Michael the Black Man

From Wikipedia, the free encyclopedia
Jump to navigation Jump to search
Donald Trump speaking at a rally in Phoenix, Arizona in August 2017. Michael the Black Man can be seen holding a sign, reading, "Blacks for Trump 2020.com".

Michael the Black Man (born Maurice Woodside, but also known as Michael Symonette and Mikael Israel)[1] is an American political figure from Miami, Florida. An outspoken supporter of current President of the United States Donald Trump, he is known for appearing at Trump's rallies both before and after the 2016 election, and is often seen holding a "Blacks for Trump" sign at these rallies.[2]


Membership in Yahweh ben Yahweh cult[edit]

Woodside first met Hulon Mitchell Jr., better known as Yahweh Ben Yahweh, in 1980. Along with his brother, Ricardo, who joined the cult before he did, Woodside was reported to have played "a big role in the rise and fall of the [Yahweh ben Yahweh] cult".[3] His mother, Johnnie Simmons, was also a devout member of the cult;[4] he later left the cult with his sister after his mother died.[5] He was one of 16 members of Yahweh ben Yahweh arrested and charged with one count of murder and one count of attempted murder in 1990.[6] He was found not guilty of these charges by a Florida jury in 1992, although Yahweh himself was found guilty and sentenced to 20 years in prison.[2][7] At the trial, Ricardo testified that he and Maurice attempted unsuccessfully to murder Eric Burke, a dissident member of Yahweh's cult, and that Maurice had also helped beat another cult member, Aston Green, unconscious.[8]

Later career and reinvention[edit]

Woodside subsequently became a rabid opponent of the Democratic Party,[9] changed his name to Michael Symonette, and began a career as a musician. He later started a radio station, BOSS 104.1 FM, before reinventing himself as "Michael the Black Man".[1][10] He briefly came to media attention in September 2008, when he accused Oprah Winfrey of being the devil, and Barack Obama of being endorsed by the Ku Klux Klan, at one of Obama's speeches in Coral Gables.[2][11] In 2012, he spoke to the audience at a Rick Santorum campaign rally in Coral Springs, where he said that the Democrats were "the worst thing that ever happen [sic] to the black man."[12] As of August 2017, he runs multiple conspiracy theory-promoting websites, including Gods2.com, which he frequently promotes on his shirt at Trump rallies.[1][13]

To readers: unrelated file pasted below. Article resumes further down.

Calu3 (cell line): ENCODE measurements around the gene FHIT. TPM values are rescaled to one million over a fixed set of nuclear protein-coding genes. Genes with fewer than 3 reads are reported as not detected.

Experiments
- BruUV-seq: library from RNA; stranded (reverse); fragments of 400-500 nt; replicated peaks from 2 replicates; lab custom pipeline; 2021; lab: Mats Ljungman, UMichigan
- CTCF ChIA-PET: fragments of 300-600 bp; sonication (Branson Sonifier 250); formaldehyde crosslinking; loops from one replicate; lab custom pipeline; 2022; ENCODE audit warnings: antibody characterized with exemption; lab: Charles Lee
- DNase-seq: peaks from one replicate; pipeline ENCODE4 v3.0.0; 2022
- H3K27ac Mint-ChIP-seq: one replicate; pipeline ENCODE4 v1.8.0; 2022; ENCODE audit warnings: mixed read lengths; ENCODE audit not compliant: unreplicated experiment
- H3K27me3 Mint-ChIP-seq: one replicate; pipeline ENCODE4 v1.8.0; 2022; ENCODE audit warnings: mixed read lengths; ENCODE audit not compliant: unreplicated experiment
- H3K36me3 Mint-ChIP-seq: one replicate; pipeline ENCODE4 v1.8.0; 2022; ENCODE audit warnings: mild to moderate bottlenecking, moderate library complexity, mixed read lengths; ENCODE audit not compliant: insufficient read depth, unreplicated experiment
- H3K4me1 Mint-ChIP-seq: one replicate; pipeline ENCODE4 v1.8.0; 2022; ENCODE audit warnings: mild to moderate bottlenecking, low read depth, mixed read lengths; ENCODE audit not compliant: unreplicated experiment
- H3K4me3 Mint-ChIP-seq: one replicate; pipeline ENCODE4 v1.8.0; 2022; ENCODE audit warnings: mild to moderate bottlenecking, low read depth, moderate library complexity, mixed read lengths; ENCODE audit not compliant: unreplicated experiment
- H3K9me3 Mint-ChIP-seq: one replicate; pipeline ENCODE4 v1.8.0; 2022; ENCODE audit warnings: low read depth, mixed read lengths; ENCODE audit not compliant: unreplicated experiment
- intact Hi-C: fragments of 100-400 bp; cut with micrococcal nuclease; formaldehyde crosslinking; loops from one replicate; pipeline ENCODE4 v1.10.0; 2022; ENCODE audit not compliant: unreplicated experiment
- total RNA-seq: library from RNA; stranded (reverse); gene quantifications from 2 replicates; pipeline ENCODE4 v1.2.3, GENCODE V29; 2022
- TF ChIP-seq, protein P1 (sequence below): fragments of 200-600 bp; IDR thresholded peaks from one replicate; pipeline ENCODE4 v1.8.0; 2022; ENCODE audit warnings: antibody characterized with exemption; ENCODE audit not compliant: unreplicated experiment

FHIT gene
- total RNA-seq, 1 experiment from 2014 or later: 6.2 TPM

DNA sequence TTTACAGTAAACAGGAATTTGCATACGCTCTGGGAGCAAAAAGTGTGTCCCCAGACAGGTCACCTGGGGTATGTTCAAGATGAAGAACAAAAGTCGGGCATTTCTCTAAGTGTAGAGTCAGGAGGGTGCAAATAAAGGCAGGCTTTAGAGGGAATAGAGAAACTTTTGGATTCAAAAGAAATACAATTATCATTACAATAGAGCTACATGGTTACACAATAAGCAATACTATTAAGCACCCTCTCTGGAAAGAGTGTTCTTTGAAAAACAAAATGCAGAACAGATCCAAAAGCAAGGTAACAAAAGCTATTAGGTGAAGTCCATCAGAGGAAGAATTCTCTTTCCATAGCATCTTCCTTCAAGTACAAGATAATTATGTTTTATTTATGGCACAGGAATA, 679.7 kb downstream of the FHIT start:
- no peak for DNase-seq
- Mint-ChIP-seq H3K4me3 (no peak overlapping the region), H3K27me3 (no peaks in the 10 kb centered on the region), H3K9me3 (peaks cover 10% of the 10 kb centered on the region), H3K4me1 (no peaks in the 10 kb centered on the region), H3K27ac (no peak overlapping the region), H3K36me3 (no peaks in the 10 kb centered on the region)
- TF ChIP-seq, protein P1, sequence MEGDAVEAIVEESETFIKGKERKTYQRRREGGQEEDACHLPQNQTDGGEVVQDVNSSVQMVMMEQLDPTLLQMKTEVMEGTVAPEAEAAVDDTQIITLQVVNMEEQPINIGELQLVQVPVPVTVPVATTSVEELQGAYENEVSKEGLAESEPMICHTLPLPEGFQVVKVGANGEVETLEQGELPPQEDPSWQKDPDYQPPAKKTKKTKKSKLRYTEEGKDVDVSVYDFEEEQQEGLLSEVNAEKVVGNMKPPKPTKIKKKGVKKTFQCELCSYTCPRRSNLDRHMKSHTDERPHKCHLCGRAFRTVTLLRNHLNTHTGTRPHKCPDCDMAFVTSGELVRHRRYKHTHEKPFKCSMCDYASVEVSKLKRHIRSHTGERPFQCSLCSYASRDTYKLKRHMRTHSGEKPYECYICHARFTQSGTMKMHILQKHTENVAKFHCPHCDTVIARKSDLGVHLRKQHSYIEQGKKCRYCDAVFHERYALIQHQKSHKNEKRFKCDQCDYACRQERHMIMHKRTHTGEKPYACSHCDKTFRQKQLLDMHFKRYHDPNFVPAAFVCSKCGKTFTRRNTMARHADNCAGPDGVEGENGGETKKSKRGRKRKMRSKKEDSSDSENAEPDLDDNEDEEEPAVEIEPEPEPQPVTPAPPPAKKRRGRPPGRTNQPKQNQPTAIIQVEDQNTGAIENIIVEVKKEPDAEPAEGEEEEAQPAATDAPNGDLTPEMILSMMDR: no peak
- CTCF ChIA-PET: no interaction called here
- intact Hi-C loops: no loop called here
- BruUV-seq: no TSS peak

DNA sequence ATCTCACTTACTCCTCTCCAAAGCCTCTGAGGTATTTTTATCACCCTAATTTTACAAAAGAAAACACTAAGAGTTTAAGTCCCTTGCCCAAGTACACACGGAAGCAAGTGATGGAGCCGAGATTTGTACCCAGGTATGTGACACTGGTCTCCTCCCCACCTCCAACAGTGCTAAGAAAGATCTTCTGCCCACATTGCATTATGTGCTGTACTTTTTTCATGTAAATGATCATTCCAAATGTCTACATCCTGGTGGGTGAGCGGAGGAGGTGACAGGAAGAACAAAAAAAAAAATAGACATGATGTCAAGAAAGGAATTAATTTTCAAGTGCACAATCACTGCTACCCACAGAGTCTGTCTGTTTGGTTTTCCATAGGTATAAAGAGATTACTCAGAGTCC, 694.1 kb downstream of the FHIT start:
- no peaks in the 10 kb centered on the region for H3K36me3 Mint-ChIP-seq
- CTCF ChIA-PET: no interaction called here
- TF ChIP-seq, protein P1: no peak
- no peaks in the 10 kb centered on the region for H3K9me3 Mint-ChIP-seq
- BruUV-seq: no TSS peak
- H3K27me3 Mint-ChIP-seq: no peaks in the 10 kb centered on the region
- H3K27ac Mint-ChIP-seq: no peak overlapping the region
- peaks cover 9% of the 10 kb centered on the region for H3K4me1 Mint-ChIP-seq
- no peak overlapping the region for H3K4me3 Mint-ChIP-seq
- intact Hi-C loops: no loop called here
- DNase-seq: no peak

1. ^ a b c Mettler, Katie; Bever, Lindsey (2017-08-23). "The strange story of that 'Blacks for Trump' guy standing behind POTUS at his Phoenix rally". The Washington Post. ISSN 0190-8286. Retrieved 2017-09-23.
  2. ^ a b c Cullen, Terence (2017-08-23). "'Michael the Black Man' at Trump's Ariz. rally is ex-cult member". NY Daily News. Retrieved 2017-09-23.
  3. ^ Elfrink, Tim (2011-06-09). "Yahweh ben Yahweh is back". Miami New Times. Retrieved 2017-09-24.
  4. ^ Staff (1990-11-08). "Profile of Yahwehs". Miami Herald. Retrieved 2017-09-24.
  5. ^ Freedberg, Sydney; Gehrke, Donna (1990-12-31). "From idealists to 'death angels'?". Miami Herald. Retrieved 2017-09-25.
  6. ^ Viglucci, Andres (1990-12-03). "U.S. investigates financial deals by Yahweh cult". Miami Herald. Retrieved 2017-09-24.
  7. ^ Raymond, Adam K. (2016-10-26). "The 'Blacks for Trump' Guy Is a Former Cult Member Who Thinks Obama Is the Devil". Daily Intelligencer. Retrieved 2017-09-23.
  8. ^ Ocker, Lisa (1992-03-24). "Yahweh Defendant Denies Murder Charge". Sun-Sentinel. Retrieved 2017-09-24.
  9. ^ Ovalle, David (2010-07-25). "North Miami Beach Police: Ex-cult member's son shot at teens". Sun-Sentinel. Retrieved 2017-09-24.
  10. ^ Elfrink, Tim (2016-10-12). "The "Blacks for Trump" Guy at Florida Rally Is Former Yahweh Ben Yahweh Cult Member". Miami New Times. Retrieved 2017-09-23.
  11. ^ Garcia-Roberts, Gus (2008-09-25). "Michael the Black Man Trashes Obama". Miami New Times. Retrieved 2017-09-25.
  12. ^ "Santorum Aligns With Controversial South Florida African-American Leaders; One Calls Democrats 'Nazis'". The Huffington Post. 2012-01-23. Retrieved 2017-09-24.
  13. ^ Walsh, Michael (2017-08-23). "Blacks for Trump guy has some deeply weird views about Cherokees, Masons and Obama". Yahoo News. Retrieved 2017-09-23. ...his trademark T-shirt lists a website Gods2.com, which redirects viewers to honestfact.com, a page teeming with outlandish conspiracy theories, compared to which Alex Jones is a voice of calm reason.

External links[edit]